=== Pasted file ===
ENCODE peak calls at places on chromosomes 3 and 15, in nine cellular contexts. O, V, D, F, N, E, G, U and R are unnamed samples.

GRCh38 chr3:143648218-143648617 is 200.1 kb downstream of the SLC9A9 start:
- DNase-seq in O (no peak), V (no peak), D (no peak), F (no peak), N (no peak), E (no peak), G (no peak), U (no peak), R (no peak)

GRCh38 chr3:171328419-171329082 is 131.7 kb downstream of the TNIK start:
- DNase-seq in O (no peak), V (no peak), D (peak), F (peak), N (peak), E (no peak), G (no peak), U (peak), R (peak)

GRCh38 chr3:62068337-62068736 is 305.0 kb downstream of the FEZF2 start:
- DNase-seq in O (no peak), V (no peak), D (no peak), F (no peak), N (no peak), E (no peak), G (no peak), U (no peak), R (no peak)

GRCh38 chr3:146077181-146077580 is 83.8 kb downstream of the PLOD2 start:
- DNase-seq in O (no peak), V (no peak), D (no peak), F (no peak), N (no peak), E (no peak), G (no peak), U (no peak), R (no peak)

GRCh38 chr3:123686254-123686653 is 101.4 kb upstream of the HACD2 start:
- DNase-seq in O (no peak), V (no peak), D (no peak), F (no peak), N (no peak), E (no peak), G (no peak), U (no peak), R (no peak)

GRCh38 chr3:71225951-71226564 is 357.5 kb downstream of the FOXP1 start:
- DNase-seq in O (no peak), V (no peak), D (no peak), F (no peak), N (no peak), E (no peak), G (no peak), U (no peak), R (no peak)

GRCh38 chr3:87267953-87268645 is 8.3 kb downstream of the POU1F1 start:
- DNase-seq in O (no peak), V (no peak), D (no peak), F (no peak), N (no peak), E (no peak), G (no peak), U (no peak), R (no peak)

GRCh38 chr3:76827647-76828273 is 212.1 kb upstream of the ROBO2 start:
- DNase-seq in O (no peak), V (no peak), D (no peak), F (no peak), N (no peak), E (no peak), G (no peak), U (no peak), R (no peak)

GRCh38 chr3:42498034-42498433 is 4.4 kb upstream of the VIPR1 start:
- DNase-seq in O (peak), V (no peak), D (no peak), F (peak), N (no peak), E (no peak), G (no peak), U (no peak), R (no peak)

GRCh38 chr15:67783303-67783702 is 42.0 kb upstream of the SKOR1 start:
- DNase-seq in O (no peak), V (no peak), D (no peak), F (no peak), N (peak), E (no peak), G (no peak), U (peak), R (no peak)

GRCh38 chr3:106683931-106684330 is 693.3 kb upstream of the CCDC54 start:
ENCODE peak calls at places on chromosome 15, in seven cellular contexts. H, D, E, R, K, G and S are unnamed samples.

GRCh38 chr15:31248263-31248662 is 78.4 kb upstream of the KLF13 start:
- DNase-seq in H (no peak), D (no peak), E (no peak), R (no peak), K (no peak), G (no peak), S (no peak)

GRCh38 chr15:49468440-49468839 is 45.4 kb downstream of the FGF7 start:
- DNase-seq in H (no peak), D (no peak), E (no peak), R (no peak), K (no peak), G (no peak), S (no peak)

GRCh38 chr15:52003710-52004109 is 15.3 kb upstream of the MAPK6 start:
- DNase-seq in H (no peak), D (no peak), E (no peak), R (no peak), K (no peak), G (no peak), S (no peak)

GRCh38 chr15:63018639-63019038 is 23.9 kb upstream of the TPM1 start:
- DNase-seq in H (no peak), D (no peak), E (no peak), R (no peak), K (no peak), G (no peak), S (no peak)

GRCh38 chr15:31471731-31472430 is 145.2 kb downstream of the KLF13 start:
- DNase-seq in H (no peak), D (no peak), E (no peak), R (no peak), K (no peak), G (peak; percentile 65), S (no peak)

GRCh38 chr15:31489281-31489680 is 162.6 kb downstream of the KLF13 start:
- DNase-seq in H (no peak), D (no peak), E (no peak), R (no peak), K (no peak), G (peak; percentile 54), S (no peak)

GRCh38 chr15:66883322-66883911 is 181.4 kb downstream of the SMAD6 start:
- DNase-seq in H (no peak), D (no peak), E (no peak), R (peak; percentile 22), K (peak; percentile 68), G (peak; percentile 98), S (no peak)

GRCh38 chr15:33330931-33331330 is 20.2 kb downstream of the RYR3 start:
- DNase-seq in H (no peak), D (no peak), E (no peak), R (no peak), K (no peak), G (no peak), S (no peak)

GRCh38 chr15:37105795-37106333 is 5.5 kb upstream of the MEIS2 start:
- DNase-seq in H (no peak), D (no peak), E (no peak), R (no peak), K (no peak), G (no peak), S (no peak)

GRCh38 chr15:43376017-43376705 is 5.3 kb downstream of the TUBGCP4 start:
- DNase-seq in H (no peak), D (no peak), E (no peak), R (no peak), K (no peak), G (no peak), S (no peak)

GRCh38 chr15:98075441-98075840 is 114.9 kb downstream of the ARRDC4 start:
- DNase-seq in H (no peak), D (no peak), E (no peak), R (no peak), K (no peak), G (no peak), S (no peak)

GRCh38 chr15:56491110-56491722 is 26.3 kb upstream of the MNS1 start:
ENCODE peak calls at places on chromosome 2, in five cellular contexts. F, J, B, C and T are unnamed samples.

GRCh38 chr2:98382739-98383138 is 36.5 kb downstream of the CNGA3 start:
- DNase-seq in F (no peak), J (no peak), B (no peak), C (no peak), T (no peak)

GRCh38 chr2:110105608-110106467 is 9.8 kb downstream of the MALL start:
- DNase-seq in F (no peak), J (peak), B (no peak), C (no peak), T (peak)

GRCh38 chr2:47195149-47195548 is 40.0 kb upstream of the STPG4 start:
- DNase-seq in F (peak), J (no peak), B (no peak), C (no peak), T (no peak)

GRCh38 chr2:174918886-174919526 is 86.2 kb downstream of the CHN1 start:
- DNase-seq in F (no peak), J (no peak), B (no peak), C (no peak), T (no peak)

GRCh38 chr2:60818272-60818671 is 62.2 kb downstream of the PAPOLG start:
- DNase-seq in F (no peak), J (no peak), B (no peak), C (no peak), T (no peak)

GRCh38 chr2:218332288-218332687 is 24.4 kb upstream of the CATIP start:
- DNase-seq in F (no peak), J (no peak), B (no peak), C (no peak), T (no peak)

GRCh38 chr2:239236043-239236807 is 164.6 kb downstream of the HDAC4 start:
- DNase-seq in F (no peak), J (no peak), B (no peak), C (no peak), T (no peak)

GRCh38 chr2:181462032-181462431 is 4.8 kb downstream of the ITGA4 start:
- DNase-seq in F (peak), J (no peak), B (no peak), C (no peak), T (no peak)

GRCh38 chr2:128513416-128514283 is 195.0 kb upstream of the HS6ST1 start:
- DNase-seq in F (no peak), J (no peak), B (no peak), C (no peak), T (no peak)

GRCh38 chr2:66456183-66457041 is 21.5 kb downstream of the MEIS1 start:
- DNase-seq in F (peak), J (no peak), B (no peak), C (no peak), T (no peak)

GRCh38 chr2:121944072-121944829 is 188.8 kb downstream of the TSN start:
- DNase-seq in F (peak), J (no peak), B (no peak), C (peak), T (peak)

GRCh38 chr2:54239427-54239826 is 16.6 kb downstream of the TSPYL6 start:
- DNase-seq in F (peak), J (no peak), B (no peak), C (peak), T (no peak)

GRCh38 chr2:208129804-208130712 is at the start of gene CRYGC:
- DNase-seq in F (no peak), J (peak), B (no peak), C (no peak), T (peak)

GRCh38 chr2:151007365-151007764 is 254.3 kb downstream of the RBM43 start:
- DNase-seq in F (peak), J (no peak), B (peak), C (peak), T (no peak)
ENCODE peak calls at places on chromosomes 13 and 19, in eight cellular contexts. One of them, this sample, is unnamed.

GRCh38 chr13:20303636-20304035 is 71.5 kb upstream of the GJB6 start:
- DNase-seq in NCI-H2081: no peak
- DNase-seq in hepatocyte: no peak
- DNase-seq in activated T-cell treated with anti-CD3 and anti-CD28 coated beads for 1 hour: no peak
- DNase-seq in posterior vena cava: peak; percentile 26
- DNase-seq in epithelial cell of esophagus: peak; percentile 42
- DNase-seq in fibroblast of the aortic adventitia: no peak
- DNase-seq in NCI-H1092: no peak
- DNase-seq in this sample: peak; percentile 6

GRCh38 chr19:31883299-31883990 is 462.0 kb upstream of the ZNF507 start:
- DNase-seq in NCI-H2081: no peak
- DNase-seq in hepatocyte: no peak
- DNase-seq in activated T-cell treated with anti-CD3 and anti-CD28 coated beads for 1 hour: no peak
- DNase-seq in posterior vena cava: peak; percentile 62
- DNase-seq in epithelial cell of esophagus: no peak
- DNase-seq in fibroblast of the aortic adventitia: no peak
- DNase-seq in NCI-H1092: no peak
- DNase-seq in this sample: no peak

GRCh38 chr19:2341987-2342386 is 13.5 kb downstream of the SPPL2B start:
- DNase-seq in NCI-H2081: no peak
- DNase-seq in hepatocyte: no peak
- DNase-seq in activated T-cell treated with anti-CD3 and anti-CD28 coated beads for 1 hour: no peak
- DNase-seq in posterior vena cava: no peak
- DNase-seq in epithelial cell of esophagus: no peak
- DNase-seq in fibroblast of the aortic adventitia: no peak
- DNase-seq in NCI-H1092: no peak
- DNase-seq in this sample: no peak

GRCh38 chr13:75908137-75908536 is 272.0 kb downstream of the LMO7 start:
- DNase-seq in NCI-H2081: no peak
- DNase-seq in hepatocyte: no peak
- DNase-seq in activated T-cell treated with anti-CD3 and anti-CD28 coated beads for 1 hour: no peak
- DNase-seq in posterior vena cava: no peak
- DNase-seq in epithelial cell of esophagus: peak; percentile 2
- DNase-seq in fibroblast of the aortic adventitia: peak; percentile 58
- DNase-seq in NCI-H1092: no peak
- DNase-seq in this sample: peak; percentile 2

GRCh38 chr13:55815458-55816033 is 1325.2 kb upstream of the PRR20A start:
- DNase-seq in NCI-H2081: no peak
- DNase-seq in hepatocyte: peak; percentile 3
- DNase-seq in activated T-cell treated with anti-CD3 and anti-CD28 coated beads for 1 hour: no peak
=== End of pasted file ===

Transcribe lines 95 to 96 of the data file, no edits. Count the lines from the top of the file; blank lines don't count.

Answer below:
GRCh38 chr19:2341987-2342386 is 13.5 kb downstream of the SPPL2B start:
- DNase-seq in NCI-H2081: no peak